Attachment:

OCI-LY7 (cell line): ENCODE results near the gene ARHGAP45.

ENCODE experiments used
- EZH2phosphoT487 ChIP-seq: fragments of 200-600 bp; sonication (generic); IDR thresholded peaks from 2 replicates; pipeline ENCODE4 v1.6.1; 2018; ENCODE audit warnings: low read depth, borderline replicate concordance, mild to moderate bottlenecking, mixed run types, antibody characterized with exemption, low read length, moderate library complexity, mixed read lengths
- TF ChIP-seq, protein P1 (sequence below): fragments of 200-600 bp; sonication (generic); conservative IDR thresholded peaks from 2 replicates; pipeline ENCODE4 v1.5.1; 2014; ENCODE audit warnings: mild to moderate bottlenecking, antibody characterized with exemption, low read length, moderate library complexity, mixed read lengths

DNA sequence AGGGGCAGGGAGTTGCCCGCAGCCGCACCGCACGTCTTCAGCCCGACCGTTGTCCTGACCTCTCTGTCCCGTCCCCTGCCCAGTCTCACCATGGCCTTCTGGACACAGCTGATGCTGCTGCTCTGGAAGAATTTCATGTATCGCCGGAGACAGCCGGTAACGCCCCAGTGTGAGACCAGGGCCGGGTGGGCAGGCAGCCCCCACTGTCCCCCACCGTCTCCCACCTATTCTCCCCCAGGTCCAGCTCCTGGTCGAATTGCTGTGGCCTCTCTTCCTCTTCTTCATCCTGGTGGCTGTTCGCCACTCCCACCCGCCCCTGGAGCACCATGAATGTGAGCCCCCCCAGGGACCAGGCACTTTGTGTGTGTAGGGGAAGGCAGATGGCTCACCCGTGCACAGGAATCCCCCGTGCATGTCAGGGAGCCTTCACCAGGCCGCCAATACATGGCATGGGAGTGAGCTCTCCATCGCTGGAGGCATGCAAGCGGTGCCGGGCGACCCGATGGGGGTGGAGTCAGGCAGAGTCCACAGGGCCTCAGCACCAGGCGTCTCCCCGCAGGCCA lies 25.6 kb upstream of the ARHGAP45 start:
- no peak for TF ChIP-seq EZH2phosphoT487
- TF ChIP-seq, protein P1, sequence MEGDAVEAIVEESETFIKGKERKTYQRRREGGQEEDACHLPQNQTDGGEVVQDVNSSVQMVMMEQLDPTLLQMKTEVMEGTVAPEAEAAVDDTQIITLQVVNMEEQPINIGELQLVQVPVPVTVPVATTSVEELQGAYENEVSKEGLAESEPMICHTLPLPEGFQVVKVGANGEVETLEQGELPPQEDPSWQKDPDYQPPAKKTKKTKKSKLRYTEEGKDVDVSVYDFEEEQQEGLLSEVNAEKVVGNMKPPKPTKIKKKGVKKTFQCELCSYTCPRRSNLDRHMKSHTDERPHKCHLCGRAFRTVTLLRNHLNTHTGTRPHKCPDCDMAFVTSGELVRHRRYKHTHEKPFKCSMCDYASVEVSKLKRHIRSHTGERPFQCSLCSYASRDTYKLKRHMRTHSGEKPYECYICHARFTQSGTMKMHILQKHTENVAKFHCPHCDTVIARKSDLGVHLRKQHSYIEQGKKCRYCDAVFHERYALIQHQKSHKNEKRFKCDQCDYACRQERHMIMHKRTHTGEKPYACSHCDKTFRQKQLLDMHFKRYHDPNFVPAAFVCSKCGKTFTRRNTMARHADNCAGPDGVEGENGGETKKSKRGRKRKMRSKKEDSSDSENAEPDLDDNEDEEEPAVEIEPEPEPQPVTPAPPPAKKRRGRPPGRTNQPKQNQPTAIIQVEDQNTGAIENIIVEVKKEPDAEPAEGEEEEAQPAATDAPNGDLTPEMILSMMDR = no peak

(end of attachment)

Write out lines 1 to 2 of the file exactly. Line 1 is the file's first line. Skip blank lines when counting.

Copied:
OCI-LY7 (cell line): ENCODE results near the gene ARHGAP45.

ENCODE experiments used